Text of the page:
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Developing a measure of L2 learners’ productive knowledge of English collocations

Brown, Dale 2018. Developing a measure of L2 learners’ productive knowledge of English collocations. PhD Thesis, Cardiff University.
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Abstract

Obtaining accurate measurements of L2 learners’ productive knowledge of collocations has proven difficult. The goal of the work reported in this thesis was to develop and test a means of eliciting from learners a reliable and representative sample of their productive knowledge of collocations. The two main methods typically used for this purpose are demonstrated to suffer from a number of drawbacks, yet one instrument is identified as having potential. This instrument, LexCombi, originally devised by Barfield (2009a), presents noun cues to learners and asks for three collocates in response to each cue, which are then evaluated as either canonical or not. In this thesis, LexCombi is taken forward and, through an iterative series of empirical studies, developed further. Specifically, after trialling LexCombi and exploring how learners interact with it, the format is adapted to more clearly guide respondents towards producing collocations; the scoring of learners’ responses is reviewed to gain a more complete picture of learners’ knowledge; and a new set of cue words is trialled and selected to resolve a number of issues identified with the original cues. After this development process, an empirical evaluation of the final form of the instrument, LexCombi 2, is conducted and its capacity to provide useful data on learners’ productive knowledge of collocations is evaluated. Following this, the empirical data is used to consider what can be learned about collocation knowledge using LexCombi 2. Explorations include the relationship between collocation knowledge and general L2 proficiency, the types of words that are used as responses to LexCombi 2, and how LexCombi 2 scores are affected by different conceptions of collocation. Finally, the thesis considers the overall significance of this work for our understanding of collocation knowledge more generally.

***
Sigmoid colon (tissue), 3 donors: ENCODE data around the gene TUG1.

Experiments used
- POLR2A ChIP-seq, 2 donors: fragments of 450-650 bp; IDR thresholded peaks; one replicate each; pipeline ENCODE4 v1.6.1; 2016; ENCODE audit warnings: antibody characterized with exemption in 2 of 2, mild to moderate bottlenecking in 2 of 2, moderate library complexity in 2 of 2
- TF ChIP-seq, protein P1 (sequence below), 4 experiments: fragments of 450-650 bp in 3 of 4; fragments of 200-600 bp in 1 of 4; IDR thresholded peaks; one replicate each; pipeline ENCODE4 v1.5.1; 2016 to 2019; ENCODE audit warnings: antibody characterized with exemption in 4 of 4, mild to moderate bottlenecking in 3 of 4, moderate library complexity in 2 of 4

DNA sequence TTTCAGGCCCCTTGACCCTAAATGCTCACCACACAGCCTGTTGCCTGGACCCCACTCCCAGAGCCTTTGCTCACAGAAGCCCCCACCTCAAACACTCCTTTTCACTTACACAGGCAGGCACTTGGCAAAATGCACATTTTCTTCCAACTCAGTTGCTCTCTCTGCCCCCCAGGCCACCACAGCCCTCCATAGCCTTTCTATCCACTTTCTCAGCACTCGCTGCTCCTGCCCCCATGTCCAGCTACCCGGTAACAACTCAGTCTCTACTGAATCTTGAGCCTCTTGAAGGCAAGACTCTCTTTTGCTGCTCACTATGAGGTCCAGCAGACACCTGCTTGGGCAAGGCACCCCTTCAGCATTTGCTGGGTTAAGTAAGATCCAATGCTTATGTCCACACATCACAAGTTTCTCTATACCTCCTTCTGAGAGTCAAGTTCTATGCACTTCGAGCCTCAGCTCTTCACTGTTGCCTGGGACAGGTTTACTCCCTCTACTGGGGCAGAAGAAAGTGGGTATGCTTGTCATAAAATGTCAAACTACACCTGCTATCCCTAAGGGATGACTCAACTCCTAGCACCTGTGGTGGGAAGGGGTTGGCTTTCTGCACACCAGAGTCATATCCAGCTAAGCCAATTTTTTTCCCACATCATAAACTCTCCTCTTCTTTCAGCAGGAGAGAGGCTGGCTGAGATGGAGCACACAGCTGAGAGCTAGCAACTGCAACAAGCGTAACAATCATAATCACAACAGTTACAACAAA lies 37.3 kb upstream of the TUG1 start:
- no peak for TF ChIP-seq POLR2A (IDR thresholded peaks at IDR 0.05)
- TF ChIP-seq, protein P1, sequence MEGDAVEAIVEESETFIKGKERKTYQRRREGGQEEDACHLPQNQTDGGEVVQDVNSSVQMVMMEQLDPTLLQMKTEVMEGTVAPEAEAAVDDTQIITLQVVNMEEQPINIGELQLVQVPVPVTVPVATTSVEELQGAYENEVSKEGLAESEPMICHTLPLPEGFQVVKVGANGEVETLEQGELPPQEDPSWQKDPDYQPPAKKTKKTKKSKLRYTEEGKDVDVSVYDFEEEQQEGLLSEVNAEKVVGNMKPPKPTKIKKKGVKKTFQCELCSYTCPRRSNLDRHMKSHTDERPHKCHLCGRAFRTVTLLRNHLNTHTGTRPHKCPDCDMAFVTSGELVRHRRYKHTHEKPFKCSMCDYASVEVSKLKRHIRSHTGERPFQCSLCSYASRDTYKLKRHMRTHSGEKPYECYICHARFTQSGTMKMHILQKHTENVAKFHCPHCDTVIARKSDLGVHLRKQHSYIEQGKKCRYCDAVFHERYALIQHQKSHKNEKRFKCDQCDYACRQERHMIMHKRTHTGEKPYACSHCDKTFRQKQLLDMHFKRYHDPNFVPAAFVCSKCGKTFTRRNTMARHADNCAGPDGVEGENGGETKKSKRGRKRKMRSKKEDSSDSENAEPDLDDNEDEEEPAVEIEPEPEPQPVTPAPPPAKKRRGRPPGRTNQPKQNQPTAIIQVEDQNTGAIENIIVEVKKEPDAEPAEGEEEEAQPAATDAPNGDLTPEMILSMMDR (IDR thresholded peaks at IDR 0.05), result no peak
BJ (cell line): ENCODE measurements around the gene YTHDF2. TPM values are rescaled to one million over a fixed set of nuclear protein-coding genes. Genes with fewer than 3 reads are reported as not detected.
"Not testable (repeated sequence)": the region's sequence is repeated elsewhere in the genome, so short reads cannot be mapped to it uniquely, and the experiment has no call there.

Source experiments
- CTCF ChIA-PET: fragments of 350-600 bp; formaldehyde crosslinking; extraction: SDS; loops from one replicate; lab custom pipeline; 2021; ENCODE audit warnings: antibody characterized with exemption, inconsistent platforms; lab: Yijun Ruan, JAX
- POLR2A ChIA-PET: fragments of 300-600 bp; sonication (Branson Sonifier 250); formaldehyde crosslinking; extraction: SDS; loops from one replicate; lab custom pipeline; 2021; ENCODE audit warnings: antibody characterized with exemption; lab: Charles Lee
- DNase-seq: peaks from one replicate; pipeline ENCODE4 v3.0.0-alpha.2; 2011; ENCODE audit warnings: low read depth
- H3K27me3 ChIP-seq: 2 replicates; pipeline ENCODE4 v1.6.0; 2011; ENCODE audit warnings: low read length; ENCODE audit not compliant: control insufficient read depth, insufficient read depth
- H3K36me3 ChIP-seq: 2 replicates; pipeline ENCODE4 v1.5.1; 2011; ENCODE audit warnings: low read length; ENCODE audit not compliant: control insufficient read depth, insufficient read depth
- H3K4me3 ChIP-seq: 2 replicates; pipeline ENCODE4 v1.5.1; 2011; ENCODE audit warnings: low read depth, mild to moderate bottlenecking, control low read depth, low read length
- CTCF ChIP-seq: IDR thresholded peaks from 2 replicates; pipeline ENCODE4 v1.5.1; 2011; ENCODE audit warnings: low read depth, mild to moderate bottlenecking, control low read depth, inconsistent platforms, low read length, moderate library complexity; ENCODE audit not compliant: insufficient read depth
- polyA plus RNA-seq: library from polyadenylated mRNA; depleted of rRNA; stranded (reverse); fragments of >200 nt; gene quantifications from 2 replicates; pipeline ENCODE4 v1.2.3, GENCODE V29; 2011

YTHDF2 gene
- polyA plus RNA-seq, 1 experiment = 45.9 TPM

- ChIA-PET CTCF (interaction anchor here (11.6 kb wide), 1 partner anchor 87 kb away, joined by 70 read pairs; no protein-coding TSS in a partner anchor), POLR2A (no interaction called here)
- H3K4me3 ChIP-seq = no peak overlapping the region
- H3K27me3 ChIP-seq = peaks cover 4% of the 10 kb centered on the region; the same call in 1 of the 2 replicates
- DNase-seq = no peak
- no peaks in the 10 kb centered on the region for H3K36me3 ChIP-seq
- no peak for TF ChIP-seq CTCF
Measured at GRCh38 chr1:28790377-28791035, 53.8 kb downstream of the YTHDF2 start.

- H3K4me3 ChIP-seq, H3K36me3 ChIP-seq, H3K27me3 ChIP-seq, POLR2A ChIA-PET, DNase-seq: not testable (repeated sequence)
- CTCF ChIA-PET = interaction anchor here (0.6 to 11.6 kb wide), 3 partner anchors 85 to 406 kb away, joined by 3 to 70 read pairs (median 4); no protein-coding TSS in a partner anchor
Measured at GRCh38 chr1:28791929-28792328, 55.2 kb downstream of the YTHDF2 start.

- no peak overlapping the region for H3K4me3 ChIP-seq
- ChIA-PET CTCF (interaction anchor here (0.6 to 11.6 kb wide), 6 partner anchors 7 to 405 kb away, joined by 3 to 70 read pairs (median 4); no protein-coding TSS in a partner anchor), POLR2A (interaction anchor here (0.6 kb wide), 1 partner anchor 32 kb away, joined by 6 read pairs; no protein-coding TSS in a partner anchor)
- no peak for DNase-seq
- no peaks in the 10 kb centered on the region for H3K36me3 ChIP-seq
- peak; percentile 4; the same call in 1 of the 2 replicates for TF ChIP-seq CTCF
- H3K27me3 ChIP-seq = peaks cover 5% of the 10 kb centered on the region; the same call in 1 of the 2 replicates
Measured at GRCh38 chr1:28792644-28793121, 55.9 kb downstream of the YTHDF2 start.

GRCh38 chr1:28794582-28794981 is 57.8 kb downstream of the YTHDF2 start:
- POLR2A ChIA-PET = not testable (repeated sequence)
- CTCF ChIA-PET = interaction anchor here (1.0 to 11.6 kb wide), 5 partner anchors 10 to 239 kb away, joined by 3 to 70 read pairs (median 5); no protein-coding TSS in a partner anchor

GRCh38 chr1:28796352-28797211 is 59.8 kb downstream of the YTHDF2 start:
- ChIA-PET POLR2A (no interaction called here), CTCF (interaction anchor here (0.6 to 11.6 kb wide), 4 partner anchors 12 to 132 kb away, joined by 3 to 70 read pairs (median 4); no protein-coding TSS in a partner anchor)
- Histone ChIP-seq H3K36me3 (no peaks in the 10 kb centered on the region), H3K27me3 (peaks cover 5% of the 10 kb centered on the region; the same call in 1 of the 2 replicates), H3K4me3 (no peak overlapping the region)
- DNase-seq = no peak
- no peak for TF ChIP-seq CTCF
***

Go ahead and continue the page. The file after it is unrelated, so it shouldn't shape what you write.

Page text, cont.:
Item Type: Thesis (PhD)
Date Type: Submission
Status: Unpublished
Schools: English, Communication and Philosophy
Subjects: P Language and Literature > P Philology. Linguistics
Date of First Compliant Deposit: 22 November 2018
Last Modified: 22 Nov 2018 09:48
URI: http://orca-mwe.cf.ac.uk/id/eprint/117010

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